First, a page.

September is the birthday month of George Cadbury (19 September 1839 - 24 October 1922) the third son of John Cadbury, a Quaker, founder of Cadbury's cocoa and chocolate company. So what better reason do we need to focus on mathematics and chocolate!
Chocolate lovers may be interested to know that:
- the UK has the seventh highest consumption of chocolate in the world. Switzerland takes the top spot
- 40% of the chocolate eaten in the world is consumed in Europe
- 66% of chocolate is consumed between meals, with 22% of all chocolate consumed between 8pm and midnight
- Britain really is a nation of chocolate lovers. We eat an estimated 660 900 tonnes of chocolate a year, an average of 11 kg per person per year. This equates to about three bars a week
- the UK chocolate industry is worth £3.6 billion and sales of chocolate just keep growing and growing, with an estimated 17% increase in sales over the next five years
- about 8 000 new chocolate products were introduced worldwide last year – meaning that a new chocolate treat was launched almost every hour of every day
- chocolate makers use 40% of the world’s almonds and 20% of the world’s peanuts
- the annual consumption of cocoa beans averages around 600 000 tonnes per year
- consumers spend more than £12 billion annually on chocolate.
(sources: Divine Chocolate, TipTopTens.com)
Some of these facts make interesting starting points for data handling investigations. As a class or as a school, why not explore these questions:
- how much chocolate do we eat in a day? A week? A year?
- at what time of day do we eat most chocolate?
- how much money do we spend on chocolate each week/each year?
- which is the most popular brand of chocolate or what is our favourite chocolate bar?
Discuss other influencing factors on the data, such as Easter and the purchase and consumption of Easter eggs. Once the answers to these questions are discovered, discuss with the children how the information could be used further. How would this information be useful to chocolate retailers? Alternatively, link findings with ideas of healthy eating or look at other items that could be bought with the annual expenditure on chocolate.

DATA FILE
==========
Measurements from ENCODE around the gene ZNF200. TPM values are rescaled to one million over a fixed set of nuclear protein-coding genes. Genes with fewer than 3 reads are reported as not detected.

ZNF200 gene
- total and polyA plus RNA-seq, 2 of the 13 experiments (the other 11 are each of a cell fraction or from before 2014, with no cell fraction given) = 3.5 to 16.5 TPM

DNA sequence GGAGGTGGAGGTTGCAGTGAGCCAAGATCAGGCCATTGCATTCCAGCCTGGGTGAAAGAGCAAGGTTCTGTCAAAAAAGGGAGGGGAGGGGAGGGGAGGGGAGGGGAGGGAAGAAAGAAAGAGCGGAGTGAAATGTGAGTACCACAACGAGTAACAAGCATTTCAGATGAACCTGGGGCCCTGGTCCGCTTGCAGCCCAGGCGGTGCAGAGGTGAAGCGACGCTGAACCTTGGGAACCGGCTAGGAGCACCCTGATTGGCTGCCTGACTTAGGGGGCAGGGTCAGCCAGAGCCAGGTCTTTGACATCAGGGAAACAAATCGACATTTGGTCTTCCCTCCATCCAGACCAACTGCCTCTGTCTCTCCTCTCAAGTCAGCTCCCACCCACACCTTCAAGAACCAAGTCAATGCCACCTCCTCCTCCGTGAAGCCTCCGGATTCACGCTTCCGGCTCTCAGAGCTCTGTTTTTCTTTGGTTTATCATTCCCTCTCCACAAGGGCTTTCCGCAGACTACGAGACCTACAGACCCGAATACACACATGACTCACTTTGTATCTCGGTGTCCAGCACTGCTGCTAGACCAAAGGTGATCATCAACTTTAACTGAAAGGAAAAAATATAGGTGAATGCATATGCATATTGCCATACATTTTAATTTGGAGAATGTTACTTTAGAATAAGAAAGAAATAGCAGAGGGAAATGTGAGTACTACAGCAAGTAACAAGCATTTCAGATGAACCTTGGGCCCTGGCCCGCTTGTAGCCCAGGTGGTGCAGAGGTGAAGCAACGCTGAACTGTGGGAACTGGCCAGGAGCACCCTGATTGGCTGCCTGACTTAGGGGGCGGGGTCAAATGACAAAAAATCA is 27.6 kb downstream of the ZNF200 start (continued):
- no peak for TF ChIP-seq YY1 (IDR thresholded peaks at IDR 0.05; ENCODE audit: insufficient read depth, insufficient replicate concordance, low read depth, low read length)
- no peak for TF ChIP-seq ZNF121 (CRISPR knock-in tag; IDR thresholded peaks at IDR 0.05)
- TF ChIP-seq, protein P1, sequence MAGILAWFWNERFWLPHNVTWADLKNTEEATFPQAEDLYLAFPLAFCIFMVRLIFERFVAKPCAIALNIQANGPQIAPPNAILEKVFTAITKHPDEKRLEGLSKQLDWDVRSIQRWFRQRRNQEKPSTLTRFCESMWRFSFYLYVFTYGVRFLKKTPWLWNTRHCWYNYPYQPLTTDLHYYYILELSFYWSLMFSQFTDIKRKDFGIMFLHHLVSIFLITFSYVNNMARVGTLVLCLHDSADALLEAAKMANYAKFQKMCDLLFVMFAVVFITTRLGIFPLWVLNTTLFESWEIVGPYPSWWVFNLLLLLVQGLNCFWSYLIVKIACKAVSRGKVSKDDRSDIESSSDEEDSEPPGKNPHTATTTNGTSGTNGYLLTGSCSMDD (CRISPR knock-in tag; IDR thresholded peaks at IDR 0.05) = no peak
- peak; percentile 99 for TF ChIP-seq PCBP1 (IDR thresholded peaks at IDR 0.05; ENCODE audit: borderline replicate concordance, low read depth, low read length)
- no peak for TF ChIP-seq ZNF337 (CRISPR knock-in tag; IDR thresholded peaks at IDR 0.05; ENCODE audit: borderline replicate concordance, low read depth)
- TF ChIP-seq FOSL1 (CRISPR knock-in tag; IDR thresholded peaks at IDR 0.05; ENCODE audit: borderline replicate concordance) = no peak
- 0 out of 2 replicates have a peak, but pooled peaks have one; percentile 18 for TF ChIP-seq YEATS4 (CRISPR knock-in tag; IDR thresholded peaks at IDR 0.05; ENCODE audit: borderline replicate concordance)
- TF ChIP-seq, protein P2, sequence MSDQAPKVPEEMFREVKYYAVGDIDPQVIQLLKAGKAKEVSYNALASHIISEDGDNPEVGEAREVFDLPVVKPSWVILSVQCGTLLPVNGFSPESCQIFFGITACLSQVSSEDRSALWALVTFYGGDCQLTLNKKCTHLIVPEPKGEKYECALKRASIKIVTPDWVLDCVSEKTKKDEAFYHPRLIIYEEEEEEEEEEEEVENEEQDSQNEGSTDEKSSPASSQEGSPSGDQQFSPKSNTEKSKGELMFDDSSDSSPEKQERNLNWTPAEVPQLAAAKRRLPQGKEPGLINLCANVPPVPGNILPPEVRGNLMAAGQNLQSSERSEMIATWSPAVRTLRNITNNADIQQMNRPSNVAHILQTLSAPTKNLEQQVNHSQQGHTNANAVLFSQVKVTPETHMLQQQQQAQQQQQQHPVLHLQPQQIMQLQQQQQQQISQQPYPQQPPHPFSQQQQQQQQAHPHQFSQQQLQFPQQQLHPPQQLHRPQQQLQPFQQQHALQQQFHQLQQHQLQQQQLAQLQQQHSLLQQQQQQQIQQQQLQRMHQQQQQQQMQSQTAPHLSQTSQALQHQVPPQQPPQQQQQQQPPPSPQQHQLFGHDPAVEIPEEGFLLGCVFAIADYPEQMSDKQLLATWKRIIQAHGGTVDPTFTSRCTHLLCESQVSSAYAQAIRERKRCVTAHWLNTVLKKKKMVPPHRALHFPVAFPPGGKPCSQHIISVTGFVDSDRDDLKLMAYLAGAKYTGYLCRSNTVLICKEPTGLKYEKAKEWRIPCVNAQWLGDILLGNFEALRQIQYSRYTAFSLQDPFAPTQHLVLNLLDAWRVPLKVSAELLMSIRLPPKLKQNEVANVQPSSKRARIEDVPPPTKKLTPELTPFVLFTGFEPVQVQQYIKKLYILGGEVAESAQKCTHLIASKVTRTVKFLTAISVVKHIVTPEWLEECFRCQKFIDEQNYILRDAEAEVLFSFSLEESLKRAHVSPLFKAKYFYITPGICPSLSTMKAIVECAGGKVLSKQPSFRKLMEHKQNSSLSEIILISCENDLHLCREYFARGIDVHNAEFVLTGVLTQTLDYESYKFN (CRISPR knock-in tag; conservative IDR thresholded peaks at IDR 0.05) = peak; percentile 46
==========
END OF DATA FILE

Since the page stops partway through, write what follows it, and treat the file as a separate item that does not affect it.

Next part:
sweets, photograph by
Coloured chocolates such as Smarties or M&Ms can be used to practise counting or to learn about fractions, percentages, averages and probability. Using chocolates as practical resources can provide very motivating opportunities although many children may be disappointed to find that they are unable to eat their resources at the end of the activity!
Very young children could be allocated a colour of sweet and then given all the chocolates of that colour from a tube of Smarties or a packet of M&Ms. In their group, ask the children to discuss the fairness of allocation. Can they find their number on a numberline and use this to work out Who has the most chocolates? Who has the least? Other than eating the sweets, can the problem be solved so that allocation is fair? Older children can go on to calculate the fraction or percentage of each colour of chocolate in a given group or explore What’s your favourite colour? and Do you get equal amounts of each colour?
In this scenario, ask the children to discuss their hypothesis and how they could check it. With a number of packs of the same sweets, children can explore the mean, mode, median and range of each colour and then discuss the suitability of each average. They could then look at What’s the chance that the first sweet you pull out will be your favourite colour? Ask the children to find the probability as a fraction, decimal or percentage of each colour being pulled from the bag first and then discuss why answers are different for each packet and how responses could be made more accurate. Results could be presented as a pie chart showing each colour and its percentage and then compared with retailers’ published percentages of distribution of colours. The Smarties Project shares the percentage distribution of Smarties by colour in 2009 and for those teachers using M&Ms, this forum shares findings of the distribution of M&Ms colours.
Packaging can provide some interesting starting points too.